Monday 20th May 2013
Today was packed!
Rotorua Canopy Tour
We started the day being picked up by the Rotorua Canopy Tour minibus. The canopy tour was a relatively new addition to the line up of things to do in Rotorua but it wasn’t hard to see why it had been so well received. After we arrived at the head office we got briefed, kitted out and introduced to each other.
The canopy tour involves exploring a section of forest near Rotorua by six zipwires and three swing bridges. Whilst that might sound fairly sedate we needed all those ropes and harnesses because the zip wires range in length from 40 metres to 220 metres at heights of up to 22 metres off the ground! Think Go Ape, but better!
It was a great way to see the forest, literally swinging from tree to tree. But aside from providing the thrill the company behind the tour have a more serious intent with a conversation tour in the middle and a commitment to seeing the entire Dansey Road Scenic Reserve regenerated. This is also the reason they’ve been allowed to construct their (temporary) elevated walkway through the treetops, the Department of Conservation are incredibly powerful and you can only do things with New Zealand’s nature if they give you the green light.
Our guides explained to us about the pests that had been introduced by the various stages of migration to New Zealand and how they might be controlled.
In the beginning, the arrival of the Maori had brought rats, this was followed by the Pakeha bringing goats, dogs and other farm animals for different foods. These low level pests were followed by the introduction of rabbits for hunting. They quickly got out of hand so they thought they would introduce their natural predator, the stoat. But faced by the prospect of hunting nimble rabbits, or the amiable native wildlife (that had never had to contend with hunters before) they picked the amiable native wildlife.
However, although rats, dogs, goats, rabbits, stoats, ferrets and other small animals are a significant threat to New Zealand’s ecology the biggest damage is caused by the Possom. In Australia the animal is revered and protected; in New Zealand you’ll get congratulated if you can turn one into roadkill. They were first brought from Australia in 1837 to form the basis of a fur industry and although that initial attempt failed they were successfully introduced in 1858. Today the possom is found in 95% of all farmland, scrubland and bush! The possum population is estimated to be over 50 million and they eat and damage the forest at every point together consuming over 9,000 tonnes of vegetation a night!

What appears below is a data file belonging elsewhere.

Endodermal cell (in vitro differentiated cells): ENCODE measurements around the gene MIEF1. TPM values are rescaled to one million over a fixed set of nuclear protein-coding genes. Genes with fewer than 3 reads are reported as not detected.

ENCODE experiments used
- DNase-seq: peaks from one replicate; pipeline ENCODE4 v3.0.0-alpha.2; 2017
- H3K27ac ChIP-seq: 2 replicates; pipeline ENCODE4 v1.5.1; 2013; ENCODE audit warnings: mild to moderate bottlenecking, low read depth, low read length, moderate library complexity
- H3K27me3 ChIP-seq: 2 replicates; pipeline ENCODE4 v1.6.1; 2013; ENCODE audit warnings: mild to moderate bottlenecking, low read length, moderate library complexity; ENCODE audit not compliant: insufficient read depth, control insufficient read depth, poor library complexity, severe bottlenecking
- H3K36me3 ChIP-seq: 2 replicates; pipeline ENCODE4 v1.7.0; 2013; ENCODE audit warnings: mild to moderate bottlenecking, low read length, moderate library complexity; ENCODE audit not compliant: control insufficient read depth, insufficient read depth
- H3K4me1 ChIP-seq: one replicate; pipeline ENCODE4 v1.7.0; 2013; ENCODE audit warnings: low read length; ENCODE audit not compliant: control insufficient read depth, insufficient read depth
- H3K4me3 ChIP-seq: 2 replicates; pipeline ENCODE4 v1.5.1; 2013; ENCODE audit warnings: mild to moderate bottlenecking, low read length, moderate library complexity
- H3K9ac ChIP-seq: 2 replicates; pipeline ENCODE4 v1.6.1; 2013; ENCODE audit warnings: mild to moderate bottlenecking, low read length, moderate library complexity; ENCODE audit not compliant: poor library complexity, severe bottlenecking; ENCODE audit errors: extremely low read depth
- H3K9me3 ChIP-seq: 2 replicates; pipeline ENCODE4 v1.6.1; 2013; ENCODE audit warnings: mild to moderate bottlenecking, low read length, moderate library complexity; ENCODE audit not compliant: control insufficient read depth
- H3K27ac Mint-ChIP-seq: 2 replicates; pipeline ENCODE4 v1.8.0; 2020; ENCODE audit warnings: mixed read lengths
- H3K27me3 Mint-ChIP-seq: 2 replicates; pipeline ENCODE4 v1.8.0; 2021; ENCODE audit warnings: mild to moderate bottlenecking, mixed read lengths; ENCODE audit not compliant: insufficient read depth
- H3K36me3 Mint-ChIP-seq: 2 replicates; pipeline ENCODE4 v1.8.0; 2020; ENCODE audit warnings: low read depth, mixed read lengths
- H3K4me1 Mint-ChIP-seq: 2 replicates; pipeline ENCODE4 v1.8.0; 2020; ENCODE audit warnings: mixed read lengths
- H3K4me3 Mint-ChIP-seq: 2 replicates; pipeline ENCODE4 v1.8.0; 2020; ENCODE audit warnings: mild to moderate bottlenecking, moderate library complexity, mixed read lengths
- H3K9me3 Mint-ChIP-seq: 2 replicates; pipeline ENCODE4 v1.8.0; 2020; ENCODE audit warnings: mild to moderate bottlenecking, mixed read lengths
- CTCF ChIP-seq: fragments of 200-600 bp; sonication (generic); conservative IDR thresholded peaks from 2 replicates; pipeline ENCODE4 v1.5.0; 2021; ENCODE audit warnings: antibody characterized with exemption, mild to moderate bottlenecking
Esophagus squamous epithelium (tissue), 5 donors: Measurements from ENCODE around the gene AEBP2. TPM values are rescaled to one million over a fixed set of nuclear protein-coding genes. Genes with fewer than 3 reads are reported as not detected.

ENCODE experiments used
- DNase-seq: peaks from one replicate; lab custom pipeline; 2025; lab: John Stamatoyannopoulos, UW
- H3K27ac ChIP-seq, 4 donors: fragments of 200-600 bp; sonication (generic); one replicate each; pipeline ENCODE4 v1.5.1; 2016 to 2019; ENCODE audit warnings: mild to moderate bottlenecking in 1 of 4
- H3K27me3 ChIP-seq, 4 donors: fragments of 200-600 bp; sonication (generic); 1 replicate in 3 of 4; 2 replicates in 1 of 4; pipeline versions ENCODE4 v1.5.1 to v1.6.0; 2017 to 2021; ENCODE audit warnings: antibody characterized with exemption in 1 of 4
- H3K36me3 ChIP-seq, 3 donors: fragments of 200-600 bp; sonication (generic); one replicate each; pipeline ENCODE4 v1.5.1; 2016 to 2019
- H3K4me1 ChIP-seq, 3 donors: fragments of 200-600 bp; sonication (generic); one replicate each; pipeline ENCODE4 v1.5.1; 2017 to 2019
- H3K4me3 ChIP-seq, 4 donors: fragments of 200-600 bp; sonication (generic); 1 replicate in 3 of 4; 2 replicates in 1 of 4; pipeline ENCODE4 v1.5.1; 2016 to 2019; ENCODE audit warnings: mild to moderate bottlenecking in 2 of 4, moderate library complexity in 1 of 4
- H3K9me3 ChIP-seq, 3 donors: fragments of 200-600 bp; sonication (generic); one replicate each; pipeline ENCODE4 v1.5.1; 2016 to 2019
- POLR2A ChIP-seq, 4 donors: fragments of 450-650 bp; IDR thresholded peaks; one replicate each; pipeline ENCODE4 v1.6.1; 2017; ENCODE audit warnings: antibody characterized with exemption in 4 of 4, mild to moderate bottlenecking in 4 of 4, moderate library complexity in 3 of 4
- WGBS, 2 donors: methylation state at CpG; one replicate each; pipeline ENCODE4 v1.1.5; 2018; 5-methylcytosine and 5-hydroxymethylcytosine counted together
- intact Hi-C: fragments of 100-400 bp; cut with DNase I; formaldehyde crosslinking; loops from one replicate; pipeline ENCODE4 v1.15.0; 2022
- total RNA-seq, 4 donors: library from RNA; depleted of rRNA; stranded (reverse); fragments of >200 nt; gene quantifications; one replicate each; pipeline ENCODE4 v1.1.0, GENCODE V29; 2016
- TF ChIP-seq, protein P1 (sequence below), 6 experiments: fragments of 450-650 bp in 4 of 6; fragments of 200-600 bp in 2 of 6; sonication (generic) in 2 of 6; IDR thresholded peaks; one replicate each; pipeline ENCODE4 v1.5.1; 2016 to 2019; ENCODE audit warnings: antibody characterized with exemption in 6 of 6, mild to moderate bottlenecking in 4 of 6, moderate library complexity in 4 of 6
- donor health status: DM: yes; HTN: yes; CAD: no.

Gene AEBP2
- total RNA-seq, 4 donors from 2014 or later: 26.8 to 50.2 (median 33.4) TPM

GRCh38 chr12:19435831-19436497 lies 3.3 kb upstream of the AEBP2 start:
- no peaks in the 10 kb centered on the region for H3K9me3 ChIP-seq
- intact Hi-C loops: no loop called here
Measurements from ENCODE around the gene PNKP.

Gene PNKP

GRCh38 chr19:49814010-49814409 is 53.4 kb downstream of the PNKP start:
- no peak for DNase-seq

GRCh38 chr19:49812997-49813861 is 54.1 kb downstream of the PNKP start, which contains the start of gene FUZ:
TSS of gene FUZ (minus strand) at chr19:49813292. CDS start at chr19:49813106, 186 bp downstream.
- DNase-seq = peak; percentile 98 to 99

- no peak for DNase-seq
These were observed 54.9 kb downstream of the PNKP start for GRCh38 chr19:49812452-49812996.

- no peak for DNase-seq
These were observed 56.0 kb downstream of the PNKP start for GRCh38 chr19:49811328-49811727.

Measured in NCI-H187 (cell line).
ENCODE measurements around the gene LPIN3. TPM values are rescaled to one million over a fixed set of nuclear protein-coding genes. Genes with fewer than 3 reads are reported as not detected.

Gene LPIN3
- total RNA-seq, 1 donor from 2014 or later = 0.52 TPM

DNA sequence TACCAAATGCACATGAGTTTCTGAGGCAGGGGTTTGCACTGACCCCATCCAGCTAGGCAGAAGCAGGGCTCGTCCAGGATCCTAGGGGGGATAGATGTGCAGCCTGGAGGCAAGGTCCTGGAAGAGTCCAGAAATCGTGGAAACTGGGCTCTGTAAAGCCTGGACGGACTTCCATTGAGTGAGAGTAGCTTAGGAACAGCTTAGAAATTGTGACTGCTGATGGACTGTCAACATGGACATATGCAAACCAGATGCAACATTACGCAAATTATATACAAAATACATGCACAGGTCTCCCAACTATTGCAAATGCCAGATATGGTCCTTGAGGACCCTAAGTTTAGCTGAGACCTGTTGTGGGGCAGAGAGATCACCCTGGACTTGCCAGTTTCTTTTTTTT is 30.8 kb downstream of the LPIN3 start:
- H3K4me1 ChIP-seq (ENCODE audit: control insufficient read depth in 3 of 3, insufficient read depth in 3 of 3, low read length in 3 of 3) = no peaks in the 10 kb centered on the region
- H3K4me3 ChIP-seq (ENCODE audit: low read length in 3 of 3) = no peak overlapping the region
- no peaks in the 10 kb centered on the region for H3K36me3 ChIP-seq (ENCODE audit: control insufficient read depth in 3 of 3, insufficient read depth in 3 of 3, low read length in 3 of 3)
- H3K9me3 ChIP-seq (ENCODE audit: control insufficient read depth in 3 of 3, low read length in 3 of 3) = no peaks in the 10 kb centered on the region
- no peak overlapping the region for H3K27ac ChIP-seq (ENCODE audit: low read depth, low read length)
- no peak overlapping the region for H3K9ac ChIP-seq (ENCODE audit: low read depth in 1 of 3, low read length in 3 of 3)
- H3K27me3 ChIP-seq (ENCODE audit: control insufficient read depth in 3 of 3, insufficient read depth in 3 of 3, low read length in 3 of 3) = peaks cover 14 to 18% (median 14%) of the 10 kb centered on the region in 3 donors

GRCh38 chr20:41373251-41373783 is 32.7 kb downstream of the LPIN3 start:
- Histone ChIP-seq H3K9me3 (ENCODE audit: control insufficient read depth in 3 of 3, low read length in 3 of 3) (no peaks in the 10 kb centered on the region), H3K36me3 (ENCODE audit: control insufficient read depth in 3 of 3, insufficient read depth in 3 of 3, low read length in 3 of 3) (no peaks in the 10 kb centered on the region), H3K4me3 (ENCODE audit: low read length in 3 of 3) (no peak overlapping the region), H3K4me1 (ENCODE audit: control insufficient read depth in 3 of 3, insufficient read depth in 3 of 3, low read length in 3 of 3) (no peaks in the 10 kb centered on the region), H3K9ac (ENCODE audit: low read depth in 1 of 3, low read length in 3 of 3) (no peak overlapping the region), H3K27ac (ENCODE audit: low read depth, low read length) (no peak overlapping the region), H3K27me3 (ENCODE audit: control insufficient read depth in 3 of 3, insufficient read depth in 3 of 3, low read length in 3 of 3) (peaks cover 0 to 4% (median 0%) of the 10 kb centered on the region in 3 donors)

In order to see this regeneration through to completion our guides showed us the different ways they have approached the problems of pests. The first phase of their activity involved 10 kilometres of trapping lines and over 500 humane, instant-kill traps – targeted at possums, rats and stoats. Over the next years they plan to increase this to a 500 hectare pest control area.
After we got back to the hostel we had just enough time to grab a quick sandwich before rushing off to the next activity of the day – white water rafting with Kaituna Kayaks. We’d both done rafting before (separately – Ben in Uganda, Christine in Canada) but we hadn’t ever done it in such a small group before (one of those low season bonuses meant only one other guy was booked on the trip, a Brit called Toby on his gap year).
After changing into wetsuits and a quick safety briefing we were off. The rapids on the Kaituna are mostly Grade II or III but it also includes the grade 5, seven metre Tutea Falls. This was the bit I was most nervous about (I was only 14 the last time I went white water rafting and my mum and dad came with us – so we couldn’t have done anything more than a grade 2 or 3 :)) and I was probably right to be.
As we were going down the falls the raft flipped and tossed us all out and I got pushed down underneath the falls by the water – it was very dark and I had no idea which way was up as the water flow spun me around a couple of times. Eventually the waterfall spat me out and I managed to catch my breath and we all got back in the raft (the tour operator taking pics of us as we went along said later he was a little concerned about me when I didn’t pop back up with the others…). These falls are apparently known for doing this, and it is known that the way the water surges about the bottom of the falls means that anyone who gets sucked down like I did will get spat out as the pool under the falls is so deep.
We finished up with a couple more rapids (only grade II this time), and some ‘surfing’.
The guys from Kaituna took a lot of photos, and we’ve put them on Flickr.
After such an exciting day we decided we needed a bit of chilling out. Instead of going to the obvious Polynesian Spa we were recommended by Chris at Crash Palace to head out of Rotorua and to the Waikite Valley Hot Pools, another area with geothermal, mineral hot pools. We arrived as the sun was setting and soaked in the outdoor hot pools as the moon and stars started to come out. It was a perfect way to end the day.
Distance travelled: 110km
Total distance travelled: 21,517km